What Non-Profits Can Learn from the Commercial Sector
Unique Selling Proposition …Benefit-Oriented Messaging…Brand Management… sounds like a bunch of advertising execs talking strategy, doesn’t it? Could be. Or, it could just as easily be a bunch of development professionals. At least it should be!
As a marketing professional who’s spent over two decades in both the commercial and non-profit sectors, I’ve discovered that these two worlds are more closely aligned than many think.
Take “mission” for example. Many committed development professionals would have you believe that the only mission in the commercial sector is to separate consumers from their hard-earned dollars. They’d be surprised to discover that in the commercial world before any advertising is crafted there’s lots of discussion about mission – they just call it something else. Commercial advertisers talk about the product’s Unique Selling Proposition: what makes the product they’re promoting different from all the others. Their product must fill a need or help their customer solve a problem; in essence this is their “mission.”
There are thousands of non-profit organizations out there. What’s the unique selling proposition of your organization? How are you communicating that message to your “customers” – your donors?
If you’re an animal welfare organization, think about your competition. You’re not just competing with your potential donor’s entertainment budget, or the rising cost of gasoline — but other charities…even other animal welfare organizations.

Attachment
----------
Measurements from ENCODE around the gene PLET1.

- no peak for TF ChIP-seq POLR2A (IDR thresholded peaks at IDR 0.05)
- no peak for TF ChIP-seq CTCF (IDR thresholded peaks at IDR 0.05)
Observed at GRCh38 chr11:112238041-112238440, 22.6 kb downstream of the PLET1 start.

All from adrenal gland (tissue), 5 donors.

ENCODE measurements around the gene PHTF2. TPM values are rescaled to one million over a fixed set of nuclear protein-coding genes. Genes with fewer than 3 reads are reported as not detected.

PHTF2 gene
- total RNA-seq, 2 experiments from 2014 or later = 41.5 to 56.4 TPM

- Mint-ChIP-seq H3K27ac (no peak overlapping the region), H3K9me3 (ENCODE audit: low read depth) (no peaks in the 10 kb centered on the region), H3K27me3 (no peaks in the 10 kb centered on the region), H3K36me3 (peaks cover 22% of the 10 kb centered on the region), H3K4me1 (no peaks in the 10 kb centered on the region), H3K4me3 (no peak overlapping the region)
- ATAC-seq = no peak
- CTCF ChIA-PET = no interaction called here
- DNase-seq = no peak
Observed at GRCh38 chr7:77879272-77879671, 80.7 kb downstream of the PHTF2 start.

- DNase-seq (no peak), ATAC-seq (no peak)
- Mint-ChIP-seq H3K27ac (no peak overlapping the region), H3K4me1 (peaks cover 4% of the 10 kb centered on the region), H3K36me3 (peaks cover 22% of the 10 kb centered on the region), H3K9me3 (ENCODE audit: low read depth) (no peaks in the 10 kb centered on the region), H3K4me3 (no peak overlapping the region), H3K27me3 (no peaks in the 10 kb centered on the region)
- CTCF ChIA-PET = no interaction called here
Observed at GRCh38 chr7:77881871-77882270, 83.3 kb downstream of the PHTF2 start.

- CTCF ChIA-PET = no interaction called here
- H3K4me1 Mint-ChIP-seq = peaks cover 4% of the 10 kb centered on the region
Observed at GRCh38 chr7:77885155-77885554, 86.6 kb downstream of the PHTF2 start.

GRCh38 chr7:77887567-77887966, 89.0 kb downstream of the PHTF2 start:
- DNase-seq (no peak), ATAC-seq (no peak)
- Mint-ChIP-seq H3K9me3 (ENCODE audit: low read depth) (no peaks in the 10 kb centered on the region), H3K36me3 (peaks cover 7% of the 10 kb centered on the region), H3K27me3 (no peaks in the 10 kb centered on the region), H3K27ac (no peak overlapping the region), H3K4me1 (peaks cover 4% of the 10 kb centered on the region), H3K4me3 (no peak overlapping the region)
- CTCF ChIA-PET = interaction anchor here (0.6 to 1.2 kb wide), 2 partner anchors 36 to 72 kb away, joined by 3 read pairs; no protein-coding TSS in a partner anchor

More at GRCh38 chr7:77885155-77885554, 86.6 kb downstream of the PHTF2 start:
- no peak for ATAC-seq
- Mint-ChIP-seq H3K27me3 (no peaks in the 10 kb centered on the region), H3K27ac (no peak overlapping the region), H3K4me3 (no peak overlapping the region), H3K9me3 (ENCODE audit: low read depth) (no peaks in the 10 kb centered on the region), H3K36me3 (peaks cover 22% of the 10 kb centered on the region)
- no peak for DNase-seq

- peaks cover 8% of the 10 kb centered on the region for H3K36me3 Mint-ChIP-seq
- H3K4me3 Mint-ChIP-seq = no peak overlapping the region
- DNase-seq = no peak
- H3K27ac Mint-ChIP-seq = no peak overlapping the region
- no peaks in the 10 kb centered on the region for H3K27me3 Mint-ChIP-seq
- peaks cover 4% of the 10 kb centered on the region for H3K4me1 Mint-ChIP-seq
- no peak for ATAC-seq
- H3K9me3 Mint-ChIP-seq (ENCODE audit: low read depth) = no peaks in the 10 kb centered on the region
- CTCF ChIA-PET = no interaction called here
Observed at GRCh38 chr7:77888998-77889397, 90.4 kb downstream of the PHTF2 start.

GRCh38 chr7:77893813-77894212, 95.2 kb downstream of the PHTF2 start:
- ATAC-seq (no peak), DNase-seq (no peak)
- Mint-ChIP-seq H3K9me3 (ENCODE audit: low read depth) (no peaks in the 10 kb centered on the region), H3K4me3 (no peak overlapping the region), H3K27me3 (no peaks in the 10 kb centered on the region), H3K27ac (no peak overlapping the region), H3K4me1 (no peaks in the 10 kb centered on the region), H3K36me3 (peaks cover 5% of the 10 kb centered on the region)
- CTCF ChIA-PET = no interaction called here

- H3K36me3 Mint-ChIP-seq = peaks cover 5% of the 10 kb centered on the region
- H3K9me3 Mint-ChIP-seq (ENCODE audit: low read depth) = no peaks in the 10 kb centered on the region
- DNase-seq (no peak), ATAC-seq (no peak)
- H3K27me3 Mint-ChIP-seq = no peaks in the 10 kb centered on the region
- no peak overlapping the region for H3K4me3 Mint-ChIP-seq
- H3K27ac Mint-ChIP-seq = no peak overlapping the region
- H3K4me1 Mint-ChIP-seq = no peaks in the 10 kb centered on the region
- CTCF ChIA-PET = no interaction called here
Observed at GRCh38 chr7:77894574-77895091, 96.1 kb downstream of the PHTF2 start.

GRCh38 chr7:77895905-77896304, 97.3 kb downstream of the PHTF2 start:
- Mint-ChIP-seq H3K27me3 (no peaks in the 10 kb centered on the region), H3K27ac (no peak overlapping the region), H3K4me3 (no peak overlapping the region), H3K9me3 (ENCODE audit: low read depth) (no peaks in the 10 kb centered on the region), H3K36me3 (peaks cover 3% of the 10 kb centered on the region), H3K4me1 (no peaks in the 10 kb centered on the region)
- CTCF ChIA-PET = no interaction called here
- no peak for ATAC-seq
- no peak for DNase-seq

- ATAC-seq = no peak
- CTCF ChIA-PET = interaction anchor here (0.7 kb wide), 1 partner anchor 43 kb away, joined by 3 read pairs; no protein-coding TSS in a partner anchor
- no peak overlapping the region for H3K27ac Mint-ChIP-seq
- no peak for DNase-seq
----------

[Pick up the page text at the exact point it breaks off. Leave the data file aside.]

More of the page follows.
Think about laundry detergents. Their advertising pits one product against another. This is how the advertiser communicates their brand’s unique selling proposition. What makes your animal welfare organization different from others? Are you clearly communicating those differences in your appeal letters?
Since we’ve already stooped to comparing our altruistic, imaginary animal welfare organization to the likes of mere laundry detergent, let’s take a closer look at the advertising that features those detergents: the circulars that are stuffed in your mailbox every week. What can we learn from them?
Retailers have become experts at driving traffic – at creating a sense of urgency with their increasing reliance on sales. They know how to get their customers up off the couch and into their stores this coming weekend. What reasons are you giving your donors to donate today?
Re-read one of your direct mail letters from last year. Could you just as easily be sending this same letter out in your next mailing? I hope not!
While the over-arching reasons to give may not have changed in the last 12 months, your latest appeal letter should tell donors what you’ve done with their previous donations, how much progress you’ve made recently, and how your current efforts would benefit if only they made a gift right now. Why should they give today and not next month, or even next year?
Now that you’re busy re-writing that appeal letter, take an even closer look at the reasons to give. Does your letter go on and on about whales, or dolphins caught in tuna nets, or bears in India? While this may be central to your mission and should be the cornerstone of any fundraising letter, don’t forget about what’s in it for the potential donor. Why should they give? What will they get out of it?
Advertisers in the commercial sector refer to this as Benefit-Oriented Messaging. Instead of touting that their laundry detergent now includes color-safe bleach, our crafty commercial advertisers will say that their product has been reformulated to now get your whites whiter. They’re selling the “sizzle” not the “steak.”